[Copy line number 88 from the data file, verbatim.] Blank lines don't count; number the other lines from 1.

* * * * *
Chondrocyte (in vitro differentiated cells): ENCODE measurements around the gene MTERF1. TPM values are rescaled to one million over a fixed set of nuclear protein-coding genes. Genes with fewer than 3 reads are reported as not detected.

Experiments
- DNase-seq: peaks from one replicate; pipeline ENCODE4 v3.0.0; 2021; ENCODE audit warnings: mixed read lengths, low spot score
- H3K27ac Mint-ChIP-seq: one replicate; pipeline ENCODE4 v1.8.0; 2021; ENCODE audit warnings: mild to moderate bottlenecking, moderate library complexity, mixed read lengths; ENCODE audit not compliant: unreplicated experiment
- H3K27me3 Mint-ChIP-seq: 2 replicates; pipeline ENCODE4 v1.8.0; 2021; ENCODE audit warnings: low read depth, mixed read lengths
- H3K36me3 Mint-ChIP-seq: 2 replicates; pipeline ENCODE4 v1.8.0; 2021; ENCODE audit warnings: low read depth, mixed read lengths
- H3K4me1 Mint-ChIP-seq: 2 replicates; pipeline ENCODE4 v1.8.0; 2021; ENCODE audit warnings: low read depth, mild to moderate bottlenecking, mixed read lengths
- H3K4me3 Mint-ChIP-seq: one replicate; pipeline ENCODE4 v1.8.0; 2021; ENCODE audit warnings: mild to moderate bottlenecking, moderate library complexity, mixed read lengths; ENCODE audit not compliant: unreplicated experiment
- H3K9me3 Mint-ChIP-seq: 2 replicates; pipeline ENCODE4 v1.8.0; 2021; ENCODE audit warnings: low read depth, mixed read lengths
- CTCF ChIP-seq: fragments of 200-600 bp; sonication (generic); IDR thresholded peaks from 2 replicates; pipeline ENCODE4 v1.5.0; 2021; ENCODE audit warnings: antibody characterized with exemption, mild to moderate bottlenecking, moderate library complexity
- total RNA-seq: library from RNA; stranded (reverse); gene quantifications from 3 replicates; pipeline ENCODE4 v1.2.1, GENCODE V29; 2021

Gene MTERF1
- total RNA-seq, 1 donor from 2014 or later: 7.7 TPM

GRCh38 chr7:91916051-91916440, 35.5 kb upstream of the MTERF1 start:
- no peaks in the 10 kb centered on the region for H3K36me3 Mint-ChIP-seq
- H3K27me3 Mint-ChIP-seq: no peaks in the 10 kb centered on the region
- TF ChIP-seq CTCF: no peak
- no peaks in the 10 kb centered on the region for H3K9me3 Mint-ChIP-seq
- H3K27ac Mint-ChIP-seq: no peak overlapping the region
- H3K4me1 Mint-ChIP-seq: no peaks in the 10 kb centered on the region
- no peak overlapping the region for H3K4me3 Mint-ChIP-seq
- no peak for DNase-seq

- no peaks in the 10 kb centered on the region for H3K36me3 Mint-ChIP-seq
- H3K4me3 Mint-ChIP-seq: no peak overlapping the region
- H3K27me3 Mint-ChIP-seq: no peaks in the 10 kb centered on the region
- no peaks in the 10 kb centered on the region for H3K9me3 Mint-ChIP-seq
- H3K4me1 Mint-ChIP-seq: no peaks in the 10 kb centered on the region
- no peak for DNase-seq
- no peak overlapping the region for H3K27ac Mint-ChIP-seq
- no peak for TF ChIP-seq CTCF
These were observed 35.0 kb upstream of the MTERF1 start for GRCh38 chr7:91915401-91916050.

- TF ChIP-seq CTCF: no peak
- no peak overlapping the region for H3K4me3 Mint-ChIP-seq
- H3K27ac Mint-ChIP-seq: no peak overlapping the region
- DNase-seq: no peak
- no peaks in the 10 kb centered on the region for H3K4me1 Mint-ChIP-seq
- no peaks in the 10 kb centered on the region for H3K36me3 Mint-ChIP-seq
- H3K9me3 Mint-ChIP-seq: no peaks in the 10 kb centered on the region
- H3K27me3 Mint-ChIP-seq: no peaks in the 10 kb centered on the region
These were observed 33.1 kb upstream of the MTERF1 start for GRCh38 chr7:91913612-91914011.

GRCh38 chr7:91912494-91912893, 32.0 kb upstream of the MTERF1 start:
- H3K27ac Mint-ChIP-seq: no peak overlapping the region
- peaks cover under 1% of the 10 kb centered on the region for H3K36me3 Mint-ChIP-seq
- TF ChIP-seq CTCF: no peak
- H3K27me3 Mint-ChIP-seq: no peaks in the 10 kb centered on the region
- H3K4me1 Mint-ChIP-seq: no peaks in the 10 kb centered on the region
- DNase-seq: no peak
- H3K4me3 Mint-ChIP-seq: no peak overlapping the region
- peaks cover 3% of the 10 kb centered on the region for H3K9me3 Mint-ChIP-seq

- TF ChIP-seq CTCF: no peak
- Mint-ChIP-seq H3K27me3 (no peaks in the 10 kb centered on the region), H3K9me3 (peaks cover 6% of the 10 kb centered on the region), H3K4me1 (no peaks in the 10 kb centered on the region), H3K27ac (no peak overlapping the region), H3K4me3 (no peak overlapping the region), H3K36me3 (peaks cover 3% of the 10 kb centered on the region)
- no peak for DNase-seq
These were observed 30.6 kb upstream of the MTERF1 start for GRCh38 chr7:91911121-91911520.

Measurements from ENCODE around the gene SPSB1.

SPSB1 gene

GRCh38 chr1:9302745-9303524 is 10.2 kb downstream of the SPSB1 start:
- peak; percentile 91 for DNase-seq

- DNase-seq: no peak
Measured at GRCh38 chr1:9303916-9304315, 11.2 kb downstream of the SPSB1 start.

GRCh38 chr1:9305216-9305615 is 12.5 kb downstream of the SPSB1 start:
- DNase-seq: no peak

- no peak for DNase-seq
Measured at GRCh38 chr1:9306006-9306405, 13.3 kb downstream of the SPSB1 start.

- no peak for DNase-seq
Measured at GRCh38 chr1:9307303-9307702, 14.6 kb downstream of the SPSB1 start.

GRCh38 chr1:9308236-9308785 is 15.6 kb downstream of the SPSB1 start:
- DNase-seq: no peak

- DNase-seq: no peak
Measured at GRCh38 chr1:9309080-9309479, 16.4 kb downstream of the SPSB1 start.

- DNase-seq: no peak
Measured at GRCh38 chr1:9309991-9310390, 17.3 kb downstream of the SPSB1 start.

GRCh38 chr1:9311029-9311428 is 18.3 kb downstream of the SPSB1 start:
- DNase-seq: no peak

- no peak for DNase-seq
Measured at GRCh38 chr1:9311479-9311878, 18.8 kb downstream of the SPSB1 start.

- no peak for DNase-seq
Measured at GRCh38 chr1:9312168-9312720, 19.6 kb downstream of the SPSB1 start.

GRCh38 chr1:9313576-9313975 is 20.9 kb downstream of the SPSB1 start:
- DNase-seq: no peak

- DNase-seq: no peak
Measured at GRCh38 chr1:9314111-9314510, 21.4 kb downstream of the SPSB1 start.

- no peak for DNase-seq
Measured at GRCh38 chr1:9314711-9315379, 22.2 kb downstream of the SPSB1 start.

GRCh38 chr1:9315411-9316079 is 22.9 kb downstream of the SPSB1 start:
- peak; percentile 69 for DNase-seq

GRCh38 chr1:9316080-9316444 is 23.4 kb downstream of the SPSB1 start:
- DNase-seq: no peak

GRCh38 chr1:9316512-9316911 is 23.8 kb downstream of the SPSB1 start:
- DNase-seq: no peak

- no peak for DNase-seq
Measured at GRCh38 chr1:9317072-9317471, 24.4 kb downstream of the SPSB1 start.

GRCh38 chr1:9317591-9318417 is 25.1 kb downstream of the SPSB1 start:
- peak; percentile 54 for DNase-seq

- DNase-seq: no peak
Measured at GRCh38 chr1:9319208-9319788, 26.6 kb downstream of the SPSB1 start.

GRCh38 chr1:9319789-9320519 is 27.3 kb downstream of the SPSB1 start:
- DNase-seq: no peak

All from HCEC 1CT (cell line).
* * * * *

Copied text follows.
GRCh38 chr1:9316512-9316911 is 23.8 kb downstream of the SPSB1 start: